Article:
It was a favourite ploy of advertisers in the late 50s and early 60s to imagine the future home as a techno paradise full of labour saving devices. And what better soundtrack for such Utopianism than electronic music? British composer/bandleader Barry Gray had a conventional musical schooling followed by a career that included serving as Vera Lynn's musical director. His electronic music tended to feature more melody and harmony than was the norm in electronic composition of the 50s and 60s. Gray's score for a promotional documentary about the Hoover Keymatic washing machine features extended use of the exotic French electronic instrument of the 1930s much favoured by Messiaen, the Ondes Martenot. A few years ago I got to play the very instrument this music was made with. It had been retrieved in a dilapidated state from a lock up in Chelsea, where it was stored after Gray's death, moved there from his studio in an old German bunker in the Channel Islands.
Fred Judd – Space Patrol (score to 1963 TV series)
The British author, editor, composer, inventor and electronic music evangelist Fred Judd conducted a solitary campaign out of a modest terraced house in Woodford, northeast London. His natural milieu was the lost world of amateur tape recording clubs, electronic hobbyist magazines and home movie aficionados. He reached his biggest audience with an all-electronic score to Space Patrol (AKA Planet Patrol), a puppet TV sci fi series. There's a photo of Judd in his home studio in the early 60s, the banked tape recorders and oscillators in the corner of a typical British suburban living room of the time, with flowers in a vase and net curtains.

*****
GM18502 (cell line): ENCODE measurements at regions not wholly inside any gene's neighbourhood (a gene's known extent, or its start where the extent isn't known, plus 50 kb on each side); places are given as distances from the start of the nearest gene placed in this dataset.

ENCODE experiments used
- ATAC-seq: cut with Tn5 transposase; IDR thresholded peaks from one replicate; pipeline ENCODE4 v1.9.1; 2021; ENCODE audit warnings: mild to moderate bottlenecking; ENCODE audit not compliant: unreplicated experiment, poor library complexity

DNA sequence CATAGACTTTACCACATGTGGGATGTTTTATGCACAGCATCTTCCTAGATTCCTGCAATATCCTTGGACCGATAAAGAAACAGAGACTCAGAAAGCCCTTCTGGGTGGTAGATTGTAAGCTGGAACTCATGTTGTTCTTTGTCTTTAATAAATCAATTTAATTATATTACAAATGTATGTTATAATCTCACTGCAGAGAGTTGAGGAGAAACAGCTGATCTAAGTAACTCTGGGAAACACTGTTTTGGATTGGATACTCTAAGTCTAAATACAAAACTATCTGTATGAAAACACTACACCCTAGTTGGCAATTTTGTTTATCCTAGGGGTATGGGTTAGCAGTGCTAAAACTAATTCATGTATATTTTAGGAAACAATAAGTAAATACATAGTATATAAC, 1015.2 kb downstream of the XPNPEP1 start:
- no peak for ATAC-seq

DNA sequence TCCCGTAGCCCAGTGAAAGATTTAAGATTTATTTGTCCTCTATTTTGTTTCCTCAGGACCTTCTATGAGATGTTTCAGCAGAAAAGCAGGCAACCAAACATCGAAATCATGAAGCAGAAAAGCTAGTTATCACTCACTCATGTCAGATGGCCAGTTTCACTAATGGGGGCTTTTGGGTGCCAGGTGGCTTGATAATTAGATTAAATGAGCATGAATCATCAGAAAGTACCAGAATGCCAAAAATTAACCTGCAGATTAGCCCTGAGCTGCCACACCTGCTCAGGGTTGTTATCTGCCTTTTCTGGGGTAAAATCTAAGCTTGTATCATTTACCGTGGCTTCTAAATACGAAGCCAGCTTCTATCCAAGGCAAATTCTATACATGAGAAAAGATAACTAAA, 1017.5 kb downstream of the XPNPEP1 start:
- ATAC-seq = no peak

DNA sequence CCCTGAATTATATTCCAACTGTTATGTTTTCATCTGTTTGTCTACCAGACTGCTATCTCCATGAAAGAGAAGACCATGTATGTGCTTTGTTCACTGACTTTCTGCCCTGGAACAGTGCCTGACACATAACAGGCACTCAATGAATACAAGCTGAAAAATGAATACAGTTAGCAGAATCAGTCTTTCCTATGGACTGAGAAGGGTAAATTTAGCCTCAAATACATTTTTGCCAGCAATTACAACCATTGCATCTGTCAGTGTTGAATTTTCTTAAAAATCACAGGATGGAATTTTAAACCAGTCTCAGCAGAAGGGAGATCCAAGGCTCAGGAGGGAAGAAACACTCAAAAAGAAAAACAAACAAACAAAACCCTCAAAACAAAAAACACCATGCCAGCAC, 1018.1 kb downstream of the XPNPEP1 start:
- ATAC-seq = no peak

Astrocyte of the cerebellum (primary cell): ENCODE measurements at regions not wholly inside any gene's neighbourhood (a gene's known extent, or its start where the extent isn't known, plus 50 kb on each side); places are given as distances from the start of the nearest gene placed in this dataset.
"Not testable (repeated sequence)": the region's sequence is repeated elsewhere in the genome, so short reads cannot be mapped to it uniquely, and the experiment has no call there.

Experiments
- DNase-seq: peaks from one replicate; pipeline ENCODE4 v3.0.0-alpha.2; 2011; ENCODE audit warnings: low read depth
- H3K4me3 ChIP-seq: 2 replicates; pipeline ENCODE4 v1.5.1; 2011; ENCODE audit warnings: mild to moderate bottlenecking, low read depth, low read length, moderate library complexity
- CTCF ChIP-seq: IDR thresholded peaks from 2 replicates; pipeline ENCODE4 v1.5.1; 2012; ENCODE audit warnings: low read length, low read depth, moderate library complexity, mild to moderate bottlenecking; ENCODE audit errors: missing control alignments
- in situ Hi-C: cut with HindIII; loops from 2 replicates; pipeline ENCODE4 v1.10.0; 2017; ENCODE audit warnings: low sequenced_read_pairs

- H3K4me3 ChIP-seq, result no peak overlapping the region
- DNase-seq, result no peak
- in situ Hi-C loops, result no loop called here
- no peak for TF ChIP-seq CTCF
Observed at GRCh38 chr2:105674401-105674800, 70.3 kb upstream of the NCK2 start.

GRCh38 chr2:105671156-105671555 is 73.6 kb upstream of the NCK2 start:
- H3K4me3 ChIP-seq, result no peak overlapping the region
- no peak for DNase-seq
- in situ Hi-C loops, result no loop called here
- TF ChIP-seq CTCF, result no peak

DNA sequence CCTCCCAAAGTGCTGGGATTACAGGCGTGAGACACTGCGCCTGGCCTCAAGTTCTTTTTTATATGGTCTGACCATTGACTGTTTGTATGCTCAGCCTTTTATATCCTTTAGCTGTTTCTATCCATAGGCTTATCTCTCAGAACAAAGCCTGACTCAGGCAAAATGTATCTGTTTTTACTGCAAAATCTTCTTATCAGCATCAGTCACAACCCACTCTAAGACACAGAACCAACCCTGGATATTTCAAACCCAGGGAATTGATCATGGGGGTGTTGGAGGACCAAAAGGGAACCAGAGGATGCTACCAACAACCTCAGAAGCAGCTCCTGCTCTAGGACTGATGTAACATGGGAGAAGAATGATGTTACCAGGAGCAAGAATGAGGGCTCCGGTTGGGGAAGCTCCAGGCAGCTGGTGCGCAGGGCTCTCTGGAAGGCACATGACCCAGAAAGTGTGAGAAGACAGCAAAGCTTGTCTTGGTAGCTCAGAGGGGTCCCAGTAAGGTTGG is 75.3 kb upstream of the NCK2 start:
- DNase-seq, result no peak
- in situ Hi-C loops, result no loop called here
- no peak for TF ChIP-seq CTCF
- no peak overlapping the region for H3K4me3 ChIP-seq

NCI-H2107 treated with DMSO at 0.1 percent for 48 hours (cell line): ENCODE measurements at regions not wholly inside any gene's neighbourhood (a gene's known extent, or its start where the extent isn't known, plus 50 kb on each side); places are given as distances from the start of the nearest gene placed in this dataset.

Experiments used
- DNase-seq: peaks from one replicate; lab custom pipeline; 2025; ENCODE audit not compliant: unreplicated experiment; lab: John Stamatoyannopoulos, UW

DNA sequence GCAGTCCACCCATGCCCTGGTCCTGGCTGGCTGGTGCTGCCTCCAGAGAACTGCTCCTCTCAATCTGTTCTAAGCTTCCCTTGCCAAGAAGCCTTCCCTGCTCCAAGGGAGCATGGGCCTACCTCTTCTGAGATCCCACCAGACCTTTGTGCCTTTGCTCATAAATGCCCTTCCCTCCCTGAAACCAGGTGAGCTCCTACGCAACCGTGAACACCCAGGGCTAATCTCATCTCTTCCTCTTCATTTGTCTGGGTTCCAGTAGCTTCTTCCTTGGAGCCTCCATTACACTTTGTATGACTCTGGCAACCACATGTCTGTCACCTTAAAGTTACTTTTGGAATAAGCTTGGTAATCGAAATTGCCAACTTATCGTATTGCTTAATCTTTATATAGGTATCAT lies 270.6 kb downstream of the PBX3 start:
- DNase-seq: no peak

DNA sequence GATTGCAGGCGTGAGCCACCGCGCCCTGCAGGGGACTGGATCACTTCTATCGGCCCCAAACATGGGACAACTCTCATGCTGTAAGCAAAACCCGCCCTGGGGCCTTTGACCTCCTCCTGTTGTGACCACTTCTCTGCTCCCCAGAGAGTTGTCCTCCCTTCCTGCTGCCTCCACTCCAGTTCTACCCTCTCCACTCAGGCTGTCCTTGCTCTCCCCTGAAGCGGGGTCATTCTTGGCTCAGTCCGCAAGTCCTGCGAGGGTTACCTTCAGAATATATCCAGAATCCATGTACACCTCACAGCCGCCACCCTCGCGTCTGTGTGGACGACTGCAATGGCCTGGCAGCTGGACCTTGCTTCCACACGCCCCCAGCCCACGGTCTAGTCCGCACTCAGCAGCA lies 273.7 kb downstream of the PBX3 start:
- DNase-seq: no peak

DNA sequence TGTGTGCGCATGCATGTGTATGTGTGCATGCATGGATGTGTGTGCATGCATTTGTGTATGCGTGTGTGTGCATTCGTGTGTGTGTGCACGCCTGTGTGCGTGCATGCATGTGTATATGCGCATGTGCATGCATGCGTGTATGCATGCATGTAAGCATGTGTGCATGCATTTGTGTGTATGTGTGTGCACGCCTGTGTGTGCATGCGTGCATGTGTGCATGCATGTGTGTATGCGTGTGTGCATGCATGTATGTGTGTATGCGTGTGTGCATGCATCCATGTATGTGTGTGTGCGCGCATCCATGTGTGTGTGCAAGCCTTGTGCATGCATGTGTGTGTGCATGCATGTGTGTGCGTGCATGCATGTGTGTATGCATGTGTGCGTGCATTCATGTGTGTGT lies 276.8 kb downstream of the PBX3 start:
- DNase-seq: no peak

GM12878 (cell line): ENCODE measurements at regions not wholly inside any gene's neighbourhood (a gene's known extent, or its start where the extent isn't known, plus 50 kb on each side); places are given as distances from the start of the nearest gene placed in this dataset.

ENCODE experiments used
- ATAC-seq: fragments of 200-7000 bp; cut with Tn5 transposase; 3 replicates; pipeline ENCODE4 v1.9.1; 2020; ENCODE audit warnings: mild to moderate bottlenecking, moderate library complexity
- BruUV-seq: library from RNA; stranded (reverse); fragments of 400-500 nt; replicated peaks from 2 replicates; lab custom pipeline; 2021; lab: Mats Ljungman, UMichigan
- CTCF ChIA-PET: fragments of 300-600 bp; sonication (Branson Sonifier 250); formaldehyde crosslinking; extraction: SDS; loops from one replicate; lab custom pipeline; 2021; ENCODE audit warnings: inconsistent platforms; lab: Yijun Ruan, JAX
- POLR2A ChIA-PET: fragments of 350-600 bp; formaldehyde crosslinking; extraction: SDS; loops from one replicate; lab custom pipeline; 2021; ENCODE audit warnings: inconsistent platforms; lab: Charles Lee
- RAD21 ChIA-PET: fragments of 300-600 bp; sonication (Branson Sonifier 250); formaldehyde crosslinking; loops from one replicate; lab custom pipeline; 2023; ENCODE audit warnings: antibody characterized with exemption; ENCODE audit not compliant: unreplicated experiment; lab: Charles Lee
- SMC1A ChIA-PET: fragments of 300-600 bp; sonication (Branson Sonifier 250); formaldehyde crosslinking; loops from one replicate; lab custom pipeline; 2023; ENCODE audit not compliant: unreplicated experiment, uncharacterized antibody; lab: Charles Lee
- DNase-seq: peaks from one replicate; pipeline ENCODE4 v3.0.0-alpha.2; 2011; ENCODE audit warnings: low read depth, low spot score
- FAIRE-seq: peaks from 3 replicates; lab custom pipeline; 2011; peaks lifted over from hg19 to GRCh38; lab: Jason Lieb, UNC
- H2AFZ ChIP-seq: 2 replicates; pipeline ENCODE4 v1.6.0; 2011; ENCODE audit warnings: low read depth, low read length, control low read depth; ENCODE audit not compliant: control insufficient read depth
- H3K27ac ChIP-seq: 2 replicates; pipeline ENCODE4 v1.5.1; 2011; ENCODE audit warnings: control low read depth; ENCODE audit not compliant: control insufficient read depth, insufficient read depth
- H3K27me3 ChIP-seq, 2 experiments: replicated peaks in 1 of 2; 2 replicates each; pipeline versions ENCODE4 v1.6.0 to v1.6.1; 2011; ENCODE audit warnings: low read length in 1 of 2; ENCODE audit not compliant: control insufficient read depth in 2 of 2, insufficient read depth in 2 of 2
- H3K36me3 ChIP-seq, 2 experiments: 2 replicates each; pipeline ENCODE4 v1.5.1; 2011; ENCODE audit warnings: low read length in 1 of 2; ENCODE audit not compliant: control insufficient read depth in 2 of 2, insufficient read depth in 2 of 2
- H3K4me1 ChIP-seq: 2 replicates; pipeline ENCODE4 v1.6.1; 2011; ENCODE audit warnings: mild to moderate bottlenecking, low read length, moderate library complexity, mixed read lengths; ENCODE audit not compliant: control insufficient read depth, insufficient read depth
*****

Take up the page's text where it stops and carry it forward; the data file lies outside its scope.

Fifty Foot Hose – Cauldron (1967 album)
In truth I don't think I actually worked to this music, except when I was researching the band. Operating out of San Francisco in the glory days of acid rock, Fifty Foot Hose merged a serious electronic music aesthetic with rock'n'roll. Leader Cork Marcheschi fashioned a homemade rig of primitive noise-making devices from oscillators, radios, hobbyist kits and an old speaker from a second world war Navy warship, into which he would tip ball bearings that would bounce and rattle when low frequency tones played through the speaker. The band's sole album veers between fierce blues-rock, nocturnal jazz and woozy psychedelia, the ghostly tones of Marcheschi's rig oozing across it all like musical ectoplasm.
Daphne Oram – Rockets In Ursa Major (music for 1962 play)
The first lady of British electronic music left the BBC Radiophonic Workshop, which she had helped to form, in 1959, and spent the rest of her career working from a home studio in the tower of her Kent Oast House. As her career progressed she drifted into obscurity, but she has been posthumously acclaimed. Her Oramics machine was set up recently as a sort of holy relic of electronic music in an exhibition at London's Science Museum.
Tristram Cary – Quatermass and The Pit (score for 1967 film)
In the late 1940s Tristram Cary began assembling the first electronic music studio in Britain, a collection of military surplus equipment he called the machine. By the 1960s this had expanded to fill a large corrugated iron hut in Suffolk, and it was here that he assembled the electronic sections of his orchestral score to the third instalment in the Quatermass series of films (US title Five Million Years to Earth).
Mark Brend and The Sound of Tomorrow: How Electronic Music Was Smuggled into the Mainstream links: